"Black Soldiers Mattered" examines the experiences of African American soldiers from one state—North Carolina—serving as a microcosm of the national experience of Black soldiers who served their country in a war to "Make the World Safe for Democracy" during the era of Jim Crow. BSM is designed to connect you with the collective and the individual experience. You may visualize the journey of all 21,609 Black North Carolinians soldiers by using the digital map and timeline, simultaneously illustrating their journey across time and space.

You can also explore an African American ancestor, community member, or more likely a total stranger who, two or three generations back, served his nation in the Great War. BSM allows you to trace this young man’s century-old journey from his induction, to his stateside training camp, through his shipment to France (if he was among the half who served abroad), and finally until his return home or until his death. You may explore what units he served with; when and where he served; and when he was discharged or, for some, died. Moreover, you can see a digital version of his actual "Statement of Service Card" that includes all the information about his wartime experience on one card.

The foundation of the BSM project is the "Statement of Service Card," a 1920s military record Congress required that all states, through the Adjutant General, create to capture and preserve the service record of their residents who had participated in the Great War between April 6, 1917 and November 11, 1918. The Service Card provides a condensed record of each individual’s military service from induction to discharge.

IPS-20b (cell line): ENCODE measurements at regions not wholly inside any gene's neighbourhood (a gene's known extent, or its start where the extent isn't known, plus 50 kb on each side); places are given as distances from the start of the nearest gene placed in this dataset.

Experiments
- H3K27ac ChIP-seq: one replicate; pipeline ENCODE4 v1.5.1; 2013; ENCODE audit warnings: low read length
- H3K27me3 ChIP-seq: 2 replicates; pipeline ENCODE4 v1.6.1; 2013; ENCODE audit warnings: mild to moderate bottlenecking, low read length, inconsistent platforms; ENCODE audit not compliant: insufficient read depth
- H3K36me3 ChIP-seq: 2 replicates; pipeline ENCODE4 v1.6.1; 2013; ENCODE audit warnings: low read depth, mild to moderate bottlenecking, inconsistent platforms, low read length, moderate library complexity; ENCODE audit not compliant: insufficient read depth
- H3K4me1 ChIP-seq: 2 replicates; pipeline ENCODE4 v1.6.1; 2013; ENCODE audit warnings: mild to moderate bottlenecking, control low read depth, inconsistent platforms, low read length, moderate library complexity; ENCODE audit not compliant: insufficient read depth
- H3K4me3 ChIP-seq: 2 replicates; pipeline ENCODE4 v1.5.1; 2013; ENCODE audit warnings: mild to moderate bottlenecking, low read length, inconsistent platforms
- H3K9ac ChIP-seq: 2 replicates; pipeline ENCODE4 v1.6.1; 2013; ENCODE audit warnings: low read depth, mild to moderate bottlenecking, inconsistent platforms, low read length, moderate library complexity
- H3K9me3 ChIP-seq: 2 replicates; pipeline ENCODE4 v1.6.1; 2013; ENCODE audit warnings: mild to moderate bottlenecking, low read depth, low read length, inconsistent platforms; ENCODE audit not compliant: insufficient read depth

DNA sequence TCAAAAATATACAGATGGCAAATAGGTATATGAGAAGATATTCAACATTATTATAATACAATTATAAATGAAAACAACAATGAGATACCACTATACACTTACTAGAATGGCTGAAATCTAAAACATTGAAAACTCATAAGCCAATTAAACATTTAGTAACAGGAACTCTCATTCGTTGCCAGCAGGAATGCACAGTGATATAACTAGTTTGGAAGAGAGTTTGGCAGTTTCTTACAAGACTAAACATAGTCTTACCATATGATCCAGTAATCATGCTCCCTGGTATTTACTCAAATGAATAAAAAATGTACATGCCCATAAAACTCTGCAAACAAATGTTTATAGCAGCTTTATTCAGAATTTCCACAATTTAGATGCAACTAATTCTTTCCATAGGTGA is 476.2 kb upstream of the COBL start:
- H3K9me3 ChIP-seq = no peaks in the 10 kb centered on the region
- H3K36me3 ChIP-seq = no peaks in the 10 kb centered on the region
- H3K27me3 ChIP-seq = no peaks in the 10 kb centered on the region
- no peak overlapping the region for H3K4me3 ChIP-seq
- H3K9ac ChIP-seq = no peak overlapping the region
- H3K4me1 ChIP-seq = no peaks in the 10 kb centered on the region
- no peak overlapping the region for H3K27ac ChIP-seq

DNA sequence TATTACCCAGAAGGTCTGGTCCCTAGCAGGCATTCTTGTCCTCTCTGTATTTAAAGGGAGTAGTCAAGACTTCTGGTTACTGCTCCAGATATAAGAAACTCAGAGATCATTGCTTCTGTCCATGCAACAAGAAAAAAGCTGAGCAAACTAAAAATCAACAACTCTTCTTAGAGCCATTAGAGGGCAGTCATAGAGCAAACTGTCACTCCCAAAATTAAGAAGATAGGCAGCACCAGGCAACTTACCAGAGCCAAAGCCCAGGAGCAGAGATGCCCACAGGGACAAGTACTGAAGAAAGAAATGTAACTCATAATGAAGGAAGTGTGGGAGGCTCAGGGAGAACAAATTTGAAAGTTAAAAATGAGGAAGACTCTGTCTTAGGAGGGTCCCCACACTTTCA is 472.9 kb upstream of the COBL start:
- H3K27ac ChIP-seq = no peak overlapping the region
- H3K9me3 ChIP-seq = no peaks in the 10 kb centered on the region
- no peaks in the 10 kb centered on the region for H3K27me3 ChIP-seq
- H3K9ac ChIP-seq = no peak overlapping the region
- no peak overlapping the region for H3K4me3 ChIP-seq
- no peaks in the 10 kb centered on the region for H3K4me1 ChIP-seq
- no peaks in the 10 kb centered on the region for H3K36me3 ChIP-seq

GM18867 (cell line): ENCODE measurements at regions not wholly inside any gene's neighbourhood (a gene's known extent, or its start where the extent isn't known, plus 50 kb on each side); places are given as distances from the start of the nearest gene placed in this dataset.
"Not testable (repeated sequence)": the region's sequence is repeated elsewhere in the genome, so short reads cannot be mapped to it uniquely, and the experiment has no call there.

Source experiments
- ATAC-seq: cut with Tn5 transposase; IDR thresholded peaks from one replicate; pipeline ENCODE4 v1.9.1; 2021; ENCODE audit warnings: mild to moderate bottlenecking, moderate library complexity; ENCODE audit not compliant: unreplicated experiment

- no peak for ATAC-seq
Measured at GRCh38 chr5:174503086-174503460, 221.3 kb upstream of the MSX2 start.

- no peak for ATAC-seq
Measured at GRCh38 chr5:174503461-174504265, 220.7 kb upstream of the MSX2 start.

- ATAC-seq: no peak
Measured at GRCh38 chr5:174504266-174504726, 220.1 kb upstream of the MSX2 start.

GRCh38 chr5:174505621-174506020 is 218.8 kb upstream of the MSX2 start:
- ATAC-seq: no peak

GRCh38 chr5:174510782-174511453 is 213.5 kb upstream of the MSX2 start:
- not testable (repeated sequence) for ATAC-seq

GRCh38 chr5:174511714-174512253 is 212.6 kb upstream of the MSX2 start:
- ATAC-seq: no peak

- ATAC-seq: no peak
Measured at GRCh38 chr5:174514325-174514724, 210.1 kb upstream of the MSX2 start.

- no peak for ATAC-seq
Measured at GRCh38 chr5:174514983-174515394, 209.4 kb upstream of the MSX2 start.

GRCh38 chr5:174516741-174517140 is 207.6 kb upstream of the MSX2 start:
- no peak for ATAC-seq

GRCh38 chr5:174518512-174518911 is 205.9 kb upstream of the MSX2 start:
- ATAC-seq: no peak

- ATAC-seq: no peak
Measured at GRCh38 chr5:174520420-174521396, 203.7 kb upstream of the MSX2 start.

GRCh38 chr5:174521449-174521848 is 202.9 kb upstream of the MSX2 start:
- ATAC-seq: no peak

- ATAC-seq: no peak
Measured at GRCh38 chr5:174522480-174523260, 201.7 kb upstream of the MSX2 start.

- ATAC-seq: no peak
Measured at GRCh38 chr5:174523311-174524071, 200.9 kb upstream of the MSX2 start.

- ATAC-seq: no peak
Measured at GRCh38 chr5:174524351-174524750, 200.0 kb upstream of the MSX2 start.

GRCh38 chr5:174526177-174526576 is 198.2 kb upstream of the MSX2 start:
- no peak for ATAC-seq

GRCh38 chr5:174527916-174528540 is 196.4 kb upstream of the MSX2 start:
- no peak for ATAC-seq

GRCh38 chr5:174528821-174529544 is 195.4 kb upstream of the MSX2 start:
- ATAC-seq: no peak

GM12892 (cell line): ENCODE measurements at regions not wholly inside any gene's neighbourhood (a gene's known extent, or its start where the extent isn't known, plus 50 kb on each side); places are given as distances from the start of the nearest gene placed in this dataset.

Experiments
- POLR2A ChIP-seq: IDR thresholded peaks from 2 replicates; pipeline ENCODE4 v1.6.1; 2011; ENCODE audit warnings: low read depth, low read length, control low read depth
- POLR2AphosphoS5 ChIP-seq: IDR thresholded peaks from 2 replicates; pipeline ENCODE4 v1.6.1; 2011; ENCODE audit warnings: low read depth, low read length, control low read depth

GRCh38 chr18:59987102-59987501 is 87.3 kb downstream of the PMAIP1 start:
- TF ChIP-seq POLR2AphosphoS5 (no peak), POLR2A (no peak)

In the top right corner of each Service Card is the designation "colored" or "white." This segregation marker enables historians to identify the soldiers by race. BSM draws significantly upon compilation and analysis of the data reported on the Service Cards. The analysis of this population of African American soldiers from North Carolina who served in World War I rests on a random sample of 1,500 selected from the entire population of 21,609 via a random-number generator. The database includes all scanned images of North Carolina’s Service Cards designated "colored" with these noted exceptions. *Note some scanned images of Service Cards for soldiers with last names between "Alston" & "Anderson"; "Dulin" & "Ellis"; "Ferrell" & "Fox" are not available from the North Carolina Archives.

Unit information is derived from several sources: Order of the Battle of the United States Land Forces in the World War (1917-19) Zone of the Interior, Volume 3, Parts 1-2 (Washington: Historical Division Special Staff United States Army, 1949); Robert J. Dalessandro and Gerald Torrence, Willing Patriots: Men of Color in the First World War (Atglen, PA: Schiffer Publishing, Ltd, 2009); and "Colored Organizations of the United States Army on November 11, 1918," in "Colored Organization of the U.S. Army" Folder, Entry 310/Record Group 165, National Archives, College Park, MD.